In 2014, Tropical Storm Odile dumped a lot of rain on the U.S. Southwest. The Pecos River was flooding, so Texas asked NM to hold onto the Texas share of the water until later. (The rulebook says they can do this.) New Mexico arranged for the water that was owed to Texas to be stored in the Brantley Reservoir.

A few months later Texas wanted their water. "OK," said New Mexico. “But while we were holding it for you in our reservoir, some of it evaporated. We will give you what is left.”

“No,” said Texas, “we are entitled to a certain amount of water from you. We want it all.”

But the rule book says that even though the water was in New Mexico's reservoir, it was Texas's water that evaporated. (Section C5, “Texas Water Stored in New Mexico Reservoirs”.)

Too bad Texas!


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Thu, 10 Dec 2020

The corner of Pennsylvania

A while back I wrote:

I see that the Pennsylvania-Delaware-Maryland triple border is near White Clay Creek State Park, outside of Newark, DE. That sounds nice, so perhaps I will stop by and take a look, and see if there really is white clay in the creek.

I had some free time yesterday, so that is what I did. The creek is pretty. I did not see anything that appeared to be white clay. Of course I did not investigate extensively, or even closely, because the weather was too cold for wading. But the park was beautiful.

There is a walking trail in the park that reaches the tripoint itself. I didn't walk the whole trail. The park entrance is at the other end of the park from the tripoint. After wandering around in the park for a while, I went back to the car, drove to the Maryland end of the park, and left the car on the side of the Maryland Route 896 (or maybe Pennsylvania Route 896, it's hard to be sure). Then I cut across private property to the marker.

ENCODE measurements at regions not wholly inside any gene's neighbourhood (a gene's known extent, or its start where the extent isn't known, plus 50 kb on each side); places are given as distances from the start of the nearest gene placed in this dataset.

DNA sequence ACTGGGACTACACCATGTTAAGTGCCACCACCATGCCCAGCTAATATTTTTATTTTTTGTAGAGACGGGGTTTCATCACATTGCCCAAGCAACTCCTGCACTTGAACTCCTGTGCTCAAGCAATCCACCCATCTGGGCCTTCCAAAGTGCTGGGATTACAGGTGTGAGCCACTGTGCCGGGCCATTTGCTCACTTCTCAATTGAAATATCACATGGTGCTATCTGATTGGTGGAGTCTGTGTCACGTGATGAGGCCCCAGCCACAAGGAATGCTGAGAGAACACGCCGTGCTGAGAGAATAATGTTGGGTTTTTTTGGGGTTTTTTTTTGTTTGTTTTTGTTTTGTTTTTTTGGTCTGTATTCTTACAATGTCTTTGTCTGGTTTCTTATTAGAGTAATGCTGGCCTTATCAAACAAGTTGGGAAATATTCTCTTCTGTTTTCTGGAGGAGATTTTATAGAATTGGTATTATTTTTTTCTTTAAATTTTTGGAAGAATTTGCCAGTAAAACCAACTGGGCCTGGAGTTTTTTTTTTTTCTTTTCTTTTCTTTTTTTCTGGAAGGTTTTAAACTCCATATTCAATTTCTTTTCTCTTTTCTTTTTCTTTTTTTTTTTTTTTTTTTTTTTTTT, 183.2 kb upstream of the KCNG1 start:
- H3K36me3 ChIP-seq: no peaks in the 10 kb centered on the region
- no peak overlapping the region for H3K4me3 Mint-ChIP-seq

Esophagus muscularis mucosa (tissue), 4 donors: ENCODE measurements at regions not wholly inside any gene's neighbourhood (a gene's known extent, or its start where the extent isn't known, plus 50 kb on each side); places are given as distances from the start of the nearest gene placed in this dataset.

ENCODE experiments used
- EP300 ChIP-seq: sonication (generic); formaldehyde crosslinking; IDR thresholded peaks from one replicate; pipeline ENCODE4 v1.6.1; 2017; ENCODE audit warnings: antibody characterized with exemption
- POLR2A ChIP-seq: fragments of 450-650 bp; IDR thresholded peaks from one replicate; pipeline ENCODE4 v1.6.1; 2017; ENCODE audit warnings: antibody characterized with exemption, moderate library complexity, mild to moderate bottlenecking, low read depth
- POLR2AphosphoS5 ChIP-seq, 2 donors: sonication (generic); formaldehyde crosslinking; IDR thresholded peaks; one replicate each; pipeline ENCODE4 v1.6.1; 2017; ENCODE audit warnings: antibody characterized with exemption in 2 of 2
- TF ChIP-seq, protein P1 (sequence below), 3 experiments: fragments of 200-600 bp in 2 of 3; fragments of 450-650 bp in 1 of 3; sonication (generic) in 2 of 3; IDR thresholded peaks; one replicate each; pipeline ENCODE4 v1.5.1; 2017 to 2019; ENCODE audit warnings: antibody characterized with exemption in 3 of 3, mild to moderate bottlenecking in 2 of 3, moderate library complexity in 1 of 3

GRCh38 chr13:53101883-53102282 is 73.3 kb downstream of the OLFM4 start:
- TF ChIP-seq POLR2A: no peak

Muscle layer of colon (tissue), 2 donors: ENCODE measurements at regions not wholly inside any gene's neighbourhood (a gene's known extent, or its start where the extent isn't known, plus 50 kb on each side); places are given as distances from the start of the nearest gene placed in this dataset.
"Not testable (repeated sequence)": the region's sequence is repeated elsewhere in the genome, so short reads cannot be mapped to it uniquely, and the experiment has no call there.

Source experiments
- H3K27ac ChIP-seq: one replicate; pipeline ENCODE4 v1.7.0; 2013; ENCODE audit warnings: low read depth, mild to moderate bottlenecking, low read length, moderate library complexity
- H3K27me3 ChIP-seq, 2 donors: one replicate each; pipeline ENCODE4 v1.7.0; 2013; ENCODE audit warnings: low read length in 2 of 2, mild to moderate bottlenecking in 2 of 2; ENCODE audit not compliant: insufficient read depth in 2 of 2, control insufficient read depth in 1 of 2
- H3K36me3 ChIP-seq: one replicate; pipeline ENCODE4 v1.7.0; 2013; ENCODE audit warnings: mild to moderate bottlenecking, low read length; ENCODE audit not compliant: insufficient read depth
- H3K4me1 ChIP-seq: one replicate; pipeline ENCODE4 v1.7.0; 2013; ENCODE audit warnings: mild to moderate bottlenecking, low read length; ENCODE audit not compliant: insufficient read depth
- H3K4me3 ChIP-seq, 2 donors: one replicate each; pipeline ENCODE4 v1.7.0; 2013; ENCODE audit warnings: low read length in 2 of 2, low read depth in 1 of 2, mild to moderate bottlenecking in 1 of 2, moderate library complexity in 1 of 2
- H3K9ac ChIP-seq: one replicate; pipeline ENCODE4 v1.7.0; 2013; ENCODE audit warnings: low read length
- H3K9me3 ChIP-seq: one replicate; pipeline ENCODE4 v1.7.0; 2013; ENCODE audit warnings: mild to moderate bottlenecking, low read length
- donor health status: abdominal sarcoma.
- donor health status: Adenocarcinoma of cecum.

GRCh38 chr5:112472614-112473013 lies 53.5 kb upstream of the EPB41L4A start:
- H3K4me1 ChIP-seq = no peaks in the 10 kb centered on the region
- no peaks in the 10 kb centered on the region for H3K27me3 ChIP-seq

Satellite photograph of the
vicinity of the tripoint.  The Pennsylvania border stretches east-west
across the picture with the monument marking the place where Maryland
becomes Delaware.  Route 896 crosses the border a little bit west of
the tripoint.  In between these are a field and a large building of some sort.

The marker itself looks like this:

As you see, the Pennsylvania sides of the monument are marked with ‘P’ and the Maryland side with ‘M’. The other ‘M’ is actually in Delaware. This Newark Post article explains why there is no ‘D’:

The marker lists only Maryland and Pennsylvania, not Delaware, because in 1765, Delaware was part of Pennsylvania.

This does not explain the whole thing. The point was first marked in 1765 by Mason and Dixon and at that time Delaware was indeed part of Pennsylvania. But as you see the stone marker was placed in 1849, by which time Delaware had been there for some time. Perhaps the people who installed the new marker were trying to pretend that Delaware did not exist.

[ Addendum 20201218: Daniel Wagner points out that even if the 1849 people were trying to depict things as they were in 1765, the marker is still wrong; it should have three ‘P’ and one ‘M’, not two of each. I did read that the surveyors who originally placed the 1849 marker put it in the wrong spot, and it had to be moved later, so perhaps they were just not careful people. ]

Theron Stanford notes that this point is also the northwestern corner of the Wedge. This sliver of land was east of the Maryland border, but outside the Twelve-Mile Circle and so formed an odd prodtrusion from Pennsylvania. Pennsylvania only reliquinshed claims to it in 1921 and it is now agreed to be part of Delaware. Were the Wedge still part of Pennsylvania, the tripoint would have been at its southernmost point.

Looking at the map now I see that to get to the marker, I must have driven within a hundred yards of the westmost point of the Twelve-Mile Circle itself, and there is a (somewhat more impressive) marker there. Had I realized at the time I probably would have tried to stop off.

I have some other pictures of the marker if you are not tired of this yet.

[ Addendum 20201211: Tim Heany asks “Is there no sign at the border on 896?” There probably is, and this observation is a strong argument that I parked the car in Maryland. ]

[ Addendum 20201211: Yes, ‘prodtrusion’ was a typo, but it is a gift from the Gods of Dada and should be treasured, not thrown in the trash. ]